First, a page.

Michael Toner, who served as chairman of the Federal Election Commission, said that he expects this midterm season to be the most expensive in U.S. history, and he’s probably right. Spending topped $3.8 billion in the 2014 midterms, up from $3.6 billion in 2010, and spending thus far for the 2018 midterms is already ahead of where it was during those two prior election cycles.
Through late May, House and Senate candidates have spent just over $745 million. By comparison, during the last midterm cycle, through May 28, 2014, they’d spent approximately $578 million.
The Republican National Committee, in particular, has continued to smash fundraising records following the election of Donald Trump. The RNC raised $157.7 million so far this year and has $42.4 million in cash on hand. By contrast, the DNC has raised just $79 million in total over the same period, and just $10.1 million in cash on hand. The RNC also has no debt on their balance sheet, while the DNC has $6.1 million.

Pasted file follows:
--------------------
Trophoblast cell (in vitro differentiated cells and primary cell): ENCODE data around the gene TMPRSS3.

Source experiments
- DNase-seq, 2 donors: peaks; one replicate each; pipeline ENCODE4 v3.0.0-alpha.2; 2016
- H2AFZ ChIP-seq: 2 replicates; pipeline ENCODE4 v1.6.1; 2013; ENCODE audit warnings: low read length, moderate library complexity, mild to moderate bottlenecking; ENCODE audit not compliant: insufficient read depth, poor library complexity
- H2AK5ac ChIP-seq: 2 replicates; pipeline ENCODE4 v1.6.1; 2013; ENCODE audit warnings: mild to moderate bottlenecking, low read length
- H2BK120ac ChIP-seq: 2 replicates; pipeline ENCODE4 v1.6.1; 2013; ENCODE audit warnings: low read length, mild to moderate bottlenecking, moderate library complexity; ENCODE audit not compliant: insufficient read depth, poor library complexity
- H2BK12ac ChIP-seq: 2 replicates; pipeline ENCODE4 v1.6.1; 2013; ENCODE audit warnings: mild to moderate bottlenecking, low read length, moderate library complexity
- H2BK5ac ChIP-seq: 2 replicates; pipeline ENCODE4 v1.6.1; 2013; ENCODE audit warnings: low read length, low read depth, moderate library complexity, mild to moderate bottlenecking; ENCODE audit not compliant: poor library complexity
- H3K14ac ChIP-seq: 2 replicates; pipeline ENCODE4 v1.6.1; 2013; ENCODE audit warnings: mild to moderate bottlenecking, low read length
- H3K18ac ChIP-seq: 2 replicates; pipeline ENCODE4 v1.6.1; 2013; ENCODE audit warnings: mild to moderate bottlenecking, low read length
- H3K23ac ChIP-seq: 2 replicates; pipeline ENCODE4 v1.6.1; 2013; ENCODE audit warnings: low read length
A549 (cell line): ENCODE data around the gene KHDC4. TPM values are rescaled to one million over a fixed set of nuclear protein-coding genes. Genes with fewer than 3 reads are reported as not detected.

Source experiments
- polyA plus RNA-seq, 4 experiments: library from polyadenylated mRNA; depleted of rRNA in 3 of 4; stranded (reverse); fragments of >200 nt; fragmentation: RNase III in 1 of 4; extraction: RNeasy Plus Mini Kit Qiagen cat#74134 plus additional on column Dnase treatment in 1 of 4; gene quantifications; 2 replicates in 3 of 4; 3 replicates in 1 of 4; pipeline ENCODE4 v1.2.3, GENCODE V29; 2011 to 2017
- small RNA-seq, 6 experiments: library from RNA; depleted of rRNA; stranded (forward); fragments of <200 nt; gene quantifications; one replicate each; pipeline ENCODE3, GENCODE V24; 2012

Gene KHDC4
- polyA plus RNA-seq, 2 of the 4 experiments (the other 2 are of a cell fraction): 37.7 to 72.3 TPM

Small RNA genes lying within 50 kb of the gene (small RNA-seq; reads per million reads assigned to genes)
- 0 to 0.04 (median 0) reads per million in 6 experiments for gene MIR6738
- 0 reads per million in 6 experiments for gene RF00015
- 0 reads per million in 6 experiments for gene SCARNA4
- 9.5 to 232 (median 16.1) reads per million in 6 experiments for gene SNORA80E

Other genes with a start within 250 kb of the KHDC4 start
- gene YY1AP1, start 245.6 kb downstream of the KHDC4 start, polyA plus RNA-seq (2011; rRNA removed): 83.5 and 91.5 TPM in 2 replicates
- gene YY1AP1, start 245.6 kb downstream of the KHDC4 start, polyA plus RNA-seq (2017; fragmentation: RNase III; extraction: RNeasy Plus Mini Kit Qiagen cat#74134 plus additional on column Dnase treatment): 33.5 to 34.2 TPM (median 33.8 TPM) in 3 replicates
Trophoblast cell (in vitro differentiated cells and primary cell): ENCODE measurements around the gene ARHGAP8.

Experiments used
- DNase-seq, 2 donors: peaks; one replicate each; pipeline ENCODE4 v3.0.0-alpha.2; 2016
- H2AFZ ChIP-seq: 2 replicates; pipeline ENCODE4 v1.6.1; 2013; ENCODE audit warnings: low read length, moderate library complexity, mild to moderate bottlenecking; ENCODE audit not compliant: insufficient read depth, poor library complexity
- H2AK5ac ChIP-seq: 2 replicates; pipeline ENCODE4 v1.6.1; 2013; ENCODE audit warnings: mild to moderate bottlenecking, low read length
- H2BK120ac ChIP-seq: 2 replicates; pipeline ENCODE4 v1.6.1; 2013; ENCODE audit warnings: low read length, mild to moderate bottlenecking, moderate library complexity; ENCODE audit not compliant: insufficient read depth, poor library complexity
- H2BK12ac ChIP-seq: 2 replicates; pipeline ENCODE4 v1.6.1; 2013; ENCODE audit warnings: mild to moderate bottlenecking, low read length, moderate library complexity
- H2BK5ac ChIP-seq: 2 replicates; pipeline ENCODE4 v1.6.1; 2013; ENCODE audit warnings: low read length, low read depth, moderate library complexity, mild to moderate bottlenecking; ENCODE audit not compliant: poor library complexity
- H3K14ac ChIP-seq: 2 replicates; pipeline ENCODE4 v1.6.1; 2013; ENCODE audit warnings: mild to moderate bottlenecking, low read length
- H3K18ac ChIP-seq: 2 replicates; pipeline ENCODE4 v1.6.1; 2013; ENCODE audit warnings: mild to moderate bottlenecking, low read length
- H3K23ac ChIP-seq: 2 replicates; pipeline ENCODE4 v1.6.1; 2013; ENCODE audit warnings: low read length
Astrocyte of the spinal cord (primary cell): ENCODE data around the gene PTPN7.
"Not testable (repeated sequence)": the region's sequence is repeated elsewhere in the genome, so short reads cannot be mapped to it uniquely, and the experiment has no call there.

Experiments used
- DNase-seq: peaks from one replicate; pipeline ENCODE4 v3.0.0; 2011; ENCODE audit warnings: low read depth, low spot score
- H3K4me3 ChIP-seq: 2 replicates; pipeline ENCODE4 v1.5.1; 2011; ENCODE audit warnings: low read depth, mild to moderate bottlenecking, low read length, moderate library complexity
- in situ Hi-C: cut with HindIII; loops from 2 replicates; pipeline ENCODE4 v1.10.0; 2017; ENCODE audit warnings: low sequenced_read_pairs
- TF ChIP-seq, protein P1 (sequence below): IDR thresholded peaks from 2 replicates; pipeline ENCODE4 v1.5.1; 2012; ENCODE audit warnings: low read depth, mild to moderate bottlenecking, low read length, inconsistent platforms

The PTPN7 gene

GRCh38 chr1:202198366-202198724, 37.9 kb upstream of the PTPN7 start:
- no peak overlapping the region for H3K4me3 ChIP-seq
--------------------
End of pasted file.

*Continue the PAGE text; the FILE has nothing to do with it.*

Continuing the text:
And all that extra money the RNC has over the DNC is on top of the fact that Democrats are losing their edge in the polls.
According to CNN:
The generic congressional ballot has continued to tighten, according to a new CNN poll, with the Democrats’ edge over Republicans within the poll’s margin of sampling error for the first time this cycle.
About six months out from Election Day, 47% of registered voters say they back the Democratic candidate in their district, 44% back the Republican. Voters also are divided almost evenly over whether the country would be better off with the Democrats in control of Congress (31%) or with the GOP in charge (30%). A sizable 34% — including nearly half of independent voters (48%) — say it doesn’t matter which party controls Congress.
Much of the performance of Republicans in the midterms will be dependent on the popularity of Donald Trump – and that is trending upward. Despite over 90 percent of the mainstream media’s coverage of the Trump administration being negative, Rasmussen’s daily Presidential tracking poll puts Trump’s approval at 48 percent today, higher than Obama at the same point during his Presidency.
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